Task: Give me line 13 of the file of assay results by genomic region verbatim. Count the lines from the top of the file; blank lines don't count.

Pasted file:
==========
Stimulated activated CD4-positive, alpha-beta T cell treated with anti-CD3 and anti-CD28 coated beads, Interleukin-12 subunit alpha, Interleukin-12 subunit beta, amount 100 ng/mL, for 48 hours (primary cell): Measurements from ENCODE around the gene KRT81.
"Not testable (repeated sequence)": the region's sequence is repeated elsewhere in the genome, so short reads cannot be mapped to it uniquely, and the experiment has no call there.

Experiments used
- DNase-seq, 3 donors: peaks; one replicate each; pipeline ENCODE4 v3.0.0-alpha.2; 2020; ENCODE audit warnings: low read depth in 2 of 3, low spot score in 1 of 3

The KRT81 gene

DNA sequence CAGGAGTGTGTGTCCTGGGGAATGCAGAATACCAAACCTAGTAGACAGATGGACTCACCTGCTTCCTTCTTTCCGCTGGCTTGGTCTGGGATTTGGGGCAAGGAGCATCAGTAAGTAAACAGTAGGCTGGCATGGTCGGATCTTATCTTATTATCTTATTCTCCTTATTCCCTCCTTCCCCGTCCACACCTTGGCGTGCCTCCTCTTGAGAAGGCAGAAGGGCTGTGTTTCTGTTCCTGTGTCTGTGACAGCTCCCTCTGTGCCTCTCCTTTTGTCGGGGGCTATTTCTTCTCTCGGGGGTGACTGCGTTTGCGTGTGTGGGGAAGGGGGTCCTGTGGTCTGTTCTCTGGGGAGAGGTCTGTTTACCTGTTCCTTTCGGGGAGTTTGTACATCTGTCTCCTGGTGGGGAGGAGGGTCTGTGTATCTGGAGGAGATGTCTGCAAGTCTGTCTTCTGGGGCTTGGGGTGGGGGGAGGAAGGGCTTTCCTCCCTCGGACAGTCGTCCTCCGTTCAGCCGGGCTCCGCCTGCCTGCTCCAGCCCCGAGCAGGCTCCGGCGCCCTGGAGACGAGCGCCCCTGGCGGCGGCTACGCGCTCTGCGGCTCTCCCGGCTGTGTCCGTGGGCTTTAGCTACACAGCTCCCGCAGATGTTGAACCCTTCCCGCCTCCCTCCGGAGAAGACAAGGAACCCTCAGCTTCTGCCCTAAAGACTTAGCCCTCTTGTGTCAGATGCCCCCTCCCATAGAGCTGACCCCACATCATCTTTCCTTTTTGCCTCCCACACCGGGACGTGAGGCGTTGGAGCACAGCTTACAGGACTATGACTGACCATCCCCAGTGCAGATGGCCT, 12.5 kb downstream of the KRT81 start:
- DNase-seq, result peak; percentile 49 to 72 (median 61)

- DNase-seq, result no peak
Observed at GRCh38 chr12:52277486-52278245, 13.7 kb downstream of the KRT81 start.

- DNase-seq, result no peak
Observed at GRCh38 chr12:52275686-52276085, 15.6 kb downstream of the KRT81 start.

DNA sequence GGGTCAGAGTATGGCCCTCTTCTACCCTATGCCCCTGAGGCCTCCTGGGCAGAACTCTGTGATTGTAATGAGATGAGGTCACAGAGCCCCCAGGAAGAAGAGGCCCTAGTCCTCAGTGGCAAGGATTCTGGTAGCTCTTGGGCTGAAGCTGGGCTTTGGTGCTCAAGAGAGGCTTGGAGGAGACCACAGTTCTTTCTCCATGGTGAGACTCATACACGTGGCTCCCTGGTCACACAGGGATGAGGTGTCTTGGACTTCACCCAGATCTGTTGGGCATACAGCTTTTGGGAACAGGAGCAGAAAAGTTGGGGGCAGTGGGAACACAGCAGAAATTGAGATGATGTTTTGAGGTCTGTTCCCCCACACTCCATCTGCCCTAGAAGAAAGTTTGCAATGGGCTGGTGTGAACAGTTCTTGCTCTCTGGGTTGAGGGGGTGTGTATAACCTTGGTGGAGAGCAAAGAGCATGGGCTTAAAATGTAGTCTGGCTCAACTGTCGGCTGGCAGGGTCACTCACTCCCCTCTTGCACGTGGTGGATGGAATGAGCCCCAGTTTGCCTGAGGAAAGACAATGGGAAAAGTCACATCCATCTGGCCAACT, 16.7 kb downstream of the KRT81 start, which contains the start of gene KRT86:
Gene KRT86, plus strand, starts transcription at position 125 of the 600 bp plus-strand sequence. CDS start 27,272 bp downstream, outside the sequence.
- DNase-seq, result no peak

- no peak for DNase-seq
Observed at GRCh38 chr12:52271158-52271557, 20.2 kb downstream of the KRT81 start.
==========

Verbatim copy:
Gene KRT86, plus strand, starts transcription at position 125 of the 600 bp plus-strand sequence. CDS start 27,272 bp downstream, outside the sequence.